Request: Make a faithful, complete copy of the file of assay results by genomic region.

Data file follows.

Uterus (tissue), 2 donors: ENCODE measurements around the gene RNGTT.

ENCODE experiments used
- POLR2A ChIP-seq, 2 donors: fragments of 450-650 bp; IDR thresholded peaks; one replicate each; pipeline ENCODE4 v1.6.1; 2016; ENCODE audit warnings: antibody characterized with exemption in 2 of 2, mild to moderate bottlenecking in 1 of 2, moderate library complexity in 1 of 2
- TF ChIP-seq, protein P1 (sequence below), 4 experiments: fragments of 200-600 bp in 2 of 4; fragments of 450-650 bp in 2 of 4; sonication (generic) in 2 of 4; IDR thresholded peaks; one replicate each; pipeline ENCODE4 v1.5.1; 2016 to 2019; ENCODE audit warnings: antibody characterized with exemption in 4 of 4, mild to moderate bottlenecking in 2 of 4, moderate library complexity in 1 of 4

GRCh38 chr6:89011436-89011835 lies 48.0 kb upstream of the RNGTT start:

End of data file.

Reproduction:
Uterus (tissue), 2 donors: ENCODE measurements around the gene RNGTT.

ENCODE experiments used
- POLR2A ChIP-seq, 2 donors: fragments of 450-650 bp; IDR thresholded peaks; one replicate each; pipeline ENCODE4 v1.6.1; 2016; ENCODE audit warnings: antibody characterized with exemption in 2 of 2, mild to moderate bottlenecking in 1 of 2, moderate library complexity in 1 of 2
- TF ChIP-seq, protein P1 (sequence below), 4 experiments: fragments of 200-600 bp in 2 of 4; fragments of 450-650 bp in 2 of 4; sonication (generic) in 2 of 4; IDR thresholded peaks; one replicate each; pipeline ENCODE4 v1.5.1; 2016 to 2019; ENCODE audit warnings: antibody characterized with exemption in 4 of 4, mild to moderate bottlenecking in 2 of 4, moderate library complexity in 1 of 4

GRCh38 chr6:89011436-89011835 lies 48.0 kb upstream of the RNGTT start: